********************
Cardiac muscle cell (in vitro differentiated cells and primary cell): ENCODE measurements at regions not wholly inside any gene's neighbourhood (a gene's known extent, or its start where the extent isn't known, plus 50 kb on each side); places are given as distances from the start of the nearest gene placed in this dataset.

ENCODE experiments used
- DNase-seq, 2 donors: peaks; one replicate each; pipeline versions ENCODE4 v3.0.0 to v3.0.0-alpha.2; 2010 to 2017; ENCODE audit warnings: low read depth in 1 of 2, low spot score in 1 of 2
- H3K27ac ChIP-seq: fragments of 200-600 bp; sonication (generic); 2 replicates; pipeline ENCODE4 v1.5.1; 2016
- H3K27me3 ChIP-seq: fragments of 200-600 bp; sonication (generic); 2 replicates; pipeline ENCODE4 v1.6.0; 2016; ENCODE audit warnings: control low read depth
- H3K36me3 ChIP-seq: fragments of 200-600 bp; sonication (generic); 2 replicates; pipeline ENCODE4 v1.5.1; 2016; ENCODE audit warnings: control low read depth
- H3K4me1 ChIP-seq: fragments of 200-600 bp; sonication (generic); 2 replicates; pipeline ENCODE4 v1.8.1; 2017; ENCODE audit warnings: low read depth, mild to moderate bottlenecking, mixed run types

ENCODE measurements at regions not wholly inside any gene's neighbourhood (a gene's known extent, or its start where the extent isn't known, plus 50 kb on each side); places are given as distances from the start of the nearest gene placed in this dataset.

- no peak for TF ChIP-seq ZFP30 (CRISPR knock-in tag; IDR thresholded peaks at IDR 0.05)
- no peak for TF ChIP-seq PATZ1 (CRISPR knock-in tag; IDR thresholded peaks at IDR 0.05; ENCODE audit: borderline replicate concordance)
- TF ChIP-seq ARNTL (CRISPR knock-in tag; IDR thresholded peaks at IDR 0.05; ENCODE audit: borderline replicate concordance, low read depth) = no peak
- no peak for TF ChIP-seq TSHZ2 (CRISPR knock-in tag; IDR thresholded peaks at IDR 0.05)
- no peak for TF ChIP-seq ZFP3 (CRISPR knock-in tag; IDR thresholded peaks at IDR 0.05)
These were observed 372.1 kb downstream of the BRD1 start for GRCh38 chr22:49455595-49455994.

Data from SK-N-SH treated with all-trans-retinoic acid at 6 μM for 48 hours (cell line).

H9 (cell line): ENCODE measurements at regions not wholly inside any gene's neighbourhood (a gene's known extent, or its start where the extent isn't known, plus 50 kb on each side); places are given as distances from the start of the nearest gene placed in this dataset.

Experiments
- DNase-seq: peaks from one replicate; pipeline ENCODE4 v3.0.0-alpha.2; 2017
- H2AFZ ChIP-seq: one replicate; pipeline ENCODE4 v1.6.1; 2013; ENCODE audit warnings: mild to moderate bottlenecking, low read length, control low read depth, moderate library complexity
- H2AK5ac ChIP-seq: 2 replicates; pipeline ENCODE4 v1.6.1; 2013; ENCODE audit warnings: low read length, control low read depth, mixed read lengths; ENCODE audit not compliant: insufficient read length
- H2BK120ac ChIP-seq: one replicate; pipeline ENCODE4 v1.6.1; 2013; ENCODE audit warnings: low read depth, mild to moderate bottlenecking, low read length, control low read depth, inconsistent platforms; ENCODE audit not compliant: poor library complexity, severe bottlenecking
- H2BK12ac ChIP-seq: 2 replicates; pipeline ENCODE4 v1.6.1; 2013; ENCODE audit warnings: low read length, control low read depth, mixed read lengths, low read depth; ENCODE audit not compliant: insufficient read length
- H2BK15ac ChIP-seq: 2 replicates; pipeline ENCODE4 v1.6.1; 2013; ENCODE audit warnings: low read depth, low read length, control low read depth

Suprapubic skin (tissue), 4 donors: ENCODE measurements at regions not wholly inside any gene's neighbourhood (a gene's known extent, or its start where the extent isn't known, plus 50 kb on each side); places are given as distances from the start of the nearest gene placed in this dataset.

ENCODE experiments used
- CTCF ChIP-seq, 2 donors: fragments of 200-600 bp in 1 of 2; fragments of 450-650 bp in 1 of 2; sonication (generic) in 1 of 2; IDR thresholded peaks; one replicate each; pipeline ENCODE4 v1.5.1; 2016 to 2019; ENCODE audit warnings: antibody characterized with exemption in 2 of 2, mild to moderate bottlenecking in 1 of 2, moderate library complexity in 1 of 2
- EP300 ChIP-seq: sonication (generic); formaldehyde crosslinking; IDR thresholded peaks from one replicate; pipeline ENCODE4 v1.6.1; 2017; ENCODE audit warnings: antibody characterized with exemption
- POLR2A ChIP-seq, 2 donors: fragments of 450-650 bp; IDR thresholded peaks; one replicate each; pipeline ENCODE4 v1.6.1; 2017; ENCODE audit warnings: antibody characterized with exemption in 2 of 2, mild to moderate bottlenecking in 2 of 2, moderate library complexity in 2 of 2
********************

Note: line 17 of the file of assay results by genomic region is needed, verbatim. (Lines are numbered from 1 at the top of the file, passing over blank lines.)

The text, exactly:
Experiments